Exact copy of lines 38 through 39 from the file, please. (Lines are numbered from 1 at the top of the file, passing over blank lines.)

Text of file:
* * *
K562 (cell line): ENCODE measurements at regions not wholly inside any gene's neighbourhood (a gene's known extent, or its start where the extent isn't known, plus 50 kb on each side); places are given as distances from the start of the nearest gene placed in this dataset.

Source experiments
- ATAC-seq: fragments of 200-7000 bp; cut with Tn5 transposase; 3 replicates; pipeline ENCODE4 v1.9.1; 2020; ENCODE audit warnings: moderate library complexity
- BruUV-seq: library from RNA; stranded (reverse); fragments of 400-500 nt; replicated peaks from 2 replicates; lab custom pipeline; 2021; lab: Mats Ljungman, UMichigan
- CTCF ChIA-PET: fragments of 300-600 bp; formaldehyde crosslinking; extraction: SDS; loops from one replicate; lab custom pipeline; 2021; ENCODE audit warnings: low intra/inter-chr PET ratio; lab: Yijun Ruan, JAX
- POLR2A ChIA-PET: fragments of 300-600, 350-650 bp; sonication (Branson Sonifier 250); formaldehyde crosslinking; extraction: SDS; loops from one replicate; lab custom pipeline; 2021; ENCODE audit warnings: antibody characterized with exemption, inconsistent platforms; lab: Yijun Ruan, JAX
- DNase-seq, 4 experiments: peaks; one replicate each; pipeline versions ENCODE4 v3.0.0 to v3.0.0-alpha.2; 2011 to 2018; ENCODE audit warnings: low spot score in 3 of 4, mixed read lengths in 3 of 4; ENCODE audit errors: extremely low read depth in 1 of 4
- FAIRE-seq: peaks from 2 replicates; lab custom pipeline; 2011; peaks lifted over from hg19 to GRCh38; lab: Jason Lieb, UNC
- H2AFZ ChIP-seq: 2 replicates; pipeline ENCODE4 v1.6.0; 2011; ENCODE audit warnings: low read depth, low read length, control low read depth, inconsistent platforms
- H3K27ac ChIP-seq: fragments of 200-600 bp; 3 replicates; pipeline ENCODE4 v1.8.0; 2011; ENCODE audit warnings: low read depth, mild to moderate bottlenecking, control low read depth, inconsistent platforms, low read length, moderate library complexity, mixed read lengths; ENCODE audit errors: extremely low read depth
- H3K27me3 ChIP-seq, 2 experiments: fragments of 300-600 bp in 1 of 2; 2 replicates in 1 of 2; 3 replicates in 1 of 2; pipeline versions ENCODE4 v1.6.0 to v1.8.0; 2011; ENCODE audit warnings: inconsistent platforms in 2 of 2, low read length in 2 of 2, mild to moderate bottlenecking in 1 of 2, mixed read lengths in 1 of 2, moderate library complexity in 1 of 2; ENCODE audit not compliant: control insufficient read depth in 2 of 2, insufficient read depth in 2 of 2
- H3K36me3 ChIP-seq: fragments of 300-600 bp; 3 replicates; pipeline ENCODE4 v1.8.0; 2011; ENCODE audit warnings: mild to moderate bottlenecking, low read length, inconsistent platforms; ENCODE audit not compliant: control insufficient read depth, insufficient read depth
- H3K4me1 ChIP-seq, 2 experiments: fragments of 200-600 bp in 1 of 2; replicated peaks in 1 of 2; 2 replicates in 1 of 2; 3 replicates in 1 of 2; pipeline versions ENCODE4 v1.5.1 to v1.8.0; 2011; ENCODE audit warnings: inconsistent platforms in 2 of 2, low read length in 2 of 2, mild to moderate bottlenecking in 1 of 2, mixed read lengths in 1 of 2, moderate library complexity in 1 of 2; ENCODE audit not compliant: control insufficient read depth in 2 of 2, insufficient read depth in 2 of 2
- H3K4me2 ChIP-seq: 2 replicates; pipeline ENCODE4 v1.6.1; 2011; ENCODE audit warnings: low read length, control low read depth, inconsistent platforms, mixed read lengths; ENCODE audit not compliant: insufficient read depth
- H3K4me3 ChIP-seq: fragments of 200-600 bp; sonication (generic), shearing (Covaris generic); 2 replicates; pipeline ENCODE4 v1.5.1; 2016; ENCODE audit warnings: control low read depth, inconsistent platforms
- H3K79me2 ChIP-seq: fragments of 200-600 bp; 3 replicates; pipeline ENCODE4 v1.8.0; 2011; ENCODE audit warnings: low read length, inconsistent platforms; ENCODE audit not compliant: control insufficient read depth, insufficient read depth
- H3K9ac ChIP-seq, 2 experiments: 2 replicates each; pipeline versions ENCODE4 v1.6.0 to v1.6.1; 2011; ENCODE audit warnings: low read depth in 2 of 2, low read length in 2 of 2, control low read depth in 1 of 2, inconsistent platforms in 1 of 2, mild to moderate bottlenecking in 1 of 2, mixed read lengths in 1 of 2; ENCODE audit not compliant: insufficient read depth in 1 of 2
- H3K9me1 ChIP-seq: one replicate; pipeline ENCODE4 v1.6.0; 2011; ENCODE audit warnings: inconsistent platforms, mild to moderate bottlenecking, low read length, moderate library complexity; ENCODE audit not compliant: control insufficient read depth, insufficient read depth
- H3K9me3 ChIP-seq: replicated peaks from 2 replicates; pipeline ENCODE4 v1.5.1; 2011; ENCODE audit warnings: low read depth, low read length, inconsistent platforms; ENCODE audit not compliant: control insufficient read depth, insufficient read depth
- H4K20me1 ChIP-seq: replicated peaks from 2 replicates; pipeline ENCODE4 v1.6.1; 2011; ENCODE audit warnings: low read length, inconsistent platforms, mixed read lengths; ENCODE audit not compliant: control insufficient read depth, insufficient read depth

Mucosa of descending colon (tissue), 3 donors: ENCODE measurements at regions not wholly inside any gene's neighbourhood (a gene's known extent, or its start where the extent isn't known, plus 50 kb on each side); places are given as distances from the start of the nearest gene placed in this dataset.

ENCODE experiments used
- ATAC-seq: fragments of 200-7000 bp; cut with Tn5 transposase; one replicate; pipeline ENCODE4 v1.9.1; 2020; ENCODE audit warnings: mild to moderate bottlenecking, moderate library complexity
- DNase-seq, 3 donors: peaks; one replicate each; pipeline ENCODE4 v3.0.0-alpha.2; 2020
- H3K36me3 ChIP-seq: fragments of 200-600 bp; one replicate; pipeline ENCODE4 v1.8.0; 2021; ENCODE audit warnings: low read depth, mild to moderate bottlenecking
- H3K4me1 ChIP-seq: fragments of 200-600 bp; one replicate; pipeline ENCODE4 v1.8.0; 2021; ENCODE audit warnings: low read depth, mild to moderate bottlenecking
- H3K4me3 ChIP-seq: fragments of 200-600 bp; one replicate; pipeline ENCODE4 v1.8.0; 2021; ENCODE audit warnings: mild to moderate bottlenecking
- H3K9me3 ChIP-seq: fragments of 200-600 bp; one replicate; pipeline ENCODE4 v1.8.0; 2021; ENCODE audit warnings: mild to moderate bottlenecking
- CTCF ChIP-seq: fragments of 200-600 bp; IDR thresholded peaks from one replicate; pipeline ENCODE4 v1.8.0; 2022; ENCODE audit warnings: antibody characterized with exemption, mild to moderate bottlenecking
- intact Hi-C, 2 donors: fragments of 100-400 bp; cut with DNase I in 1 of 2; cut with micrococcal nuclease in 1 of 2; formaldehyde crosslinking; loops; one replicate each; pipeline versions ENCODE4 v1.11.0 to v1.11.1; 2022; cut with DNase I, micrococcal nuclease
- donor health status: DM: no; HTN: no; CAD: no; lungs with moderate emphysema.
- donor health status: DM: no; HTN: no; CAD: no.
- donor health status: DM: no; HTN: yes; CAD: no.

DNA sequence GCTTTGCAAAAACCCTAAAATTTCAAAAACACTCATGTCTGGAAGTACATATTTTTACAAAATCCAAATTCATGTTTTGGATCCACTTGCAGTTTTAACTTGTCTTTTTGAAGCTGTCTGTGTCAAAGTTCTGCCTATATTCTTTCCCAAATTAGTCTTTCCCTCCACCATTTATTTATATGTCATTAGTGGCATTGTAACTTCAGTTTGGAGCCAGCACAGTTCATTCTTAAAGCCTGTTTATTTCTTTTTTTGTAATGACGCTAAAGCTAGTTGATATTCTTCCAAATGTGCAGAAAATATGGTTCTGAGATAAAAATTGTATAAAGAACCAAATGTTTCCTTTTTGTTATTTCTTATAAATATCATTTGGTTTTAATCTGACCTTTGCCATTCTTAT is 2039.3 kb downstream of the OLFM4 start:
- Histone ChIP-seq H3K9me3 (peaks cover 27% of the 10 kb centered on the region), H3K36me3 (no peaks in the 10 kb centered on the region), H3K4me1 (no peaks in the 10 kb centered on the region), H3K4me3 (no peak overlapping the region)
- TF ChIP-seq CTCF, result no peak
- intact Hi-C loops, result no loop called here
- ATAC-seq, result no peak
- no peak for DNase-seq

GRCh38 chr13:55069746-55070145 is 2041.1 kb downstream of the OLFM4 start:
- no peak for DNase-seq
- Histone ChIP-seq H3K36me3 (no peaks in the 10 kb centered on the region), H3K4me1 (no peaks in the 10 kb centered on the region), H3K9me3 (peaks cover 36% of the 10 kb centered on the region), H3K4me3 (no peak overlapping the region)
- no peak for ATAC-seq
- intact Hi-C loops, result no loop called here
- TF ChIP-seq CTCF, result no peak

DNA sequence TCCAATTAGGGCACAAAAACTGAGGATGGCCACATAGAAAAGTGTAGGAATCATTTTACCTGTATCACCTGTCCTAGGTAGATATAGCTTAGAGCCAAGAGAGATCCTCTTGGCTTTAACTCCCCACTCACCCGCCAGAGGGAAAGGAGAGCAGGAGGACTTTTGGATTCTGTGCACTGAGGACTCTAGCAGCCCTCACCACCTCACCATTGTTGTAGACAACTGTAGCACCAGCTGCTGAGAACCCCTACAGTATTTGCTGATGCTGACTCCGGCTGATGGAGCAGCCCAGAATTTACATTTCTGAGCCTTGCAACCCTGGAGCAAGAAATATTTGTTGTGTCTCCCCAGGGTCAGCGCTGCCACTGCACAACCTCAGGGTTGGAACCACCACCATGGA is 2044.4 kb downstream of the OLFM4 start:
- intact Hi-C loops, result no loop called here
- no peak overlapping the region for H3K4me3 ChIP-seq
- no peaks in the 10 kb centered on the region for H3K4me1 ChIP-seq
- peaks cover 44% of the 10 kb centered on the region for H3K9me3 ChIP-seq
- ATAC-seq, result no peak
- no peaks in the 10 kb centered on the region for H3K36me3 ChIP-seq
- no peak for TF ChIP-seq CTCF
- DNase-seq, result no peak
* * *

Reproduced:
- ATAC-seq, result no peak
- no peak for DNase-seq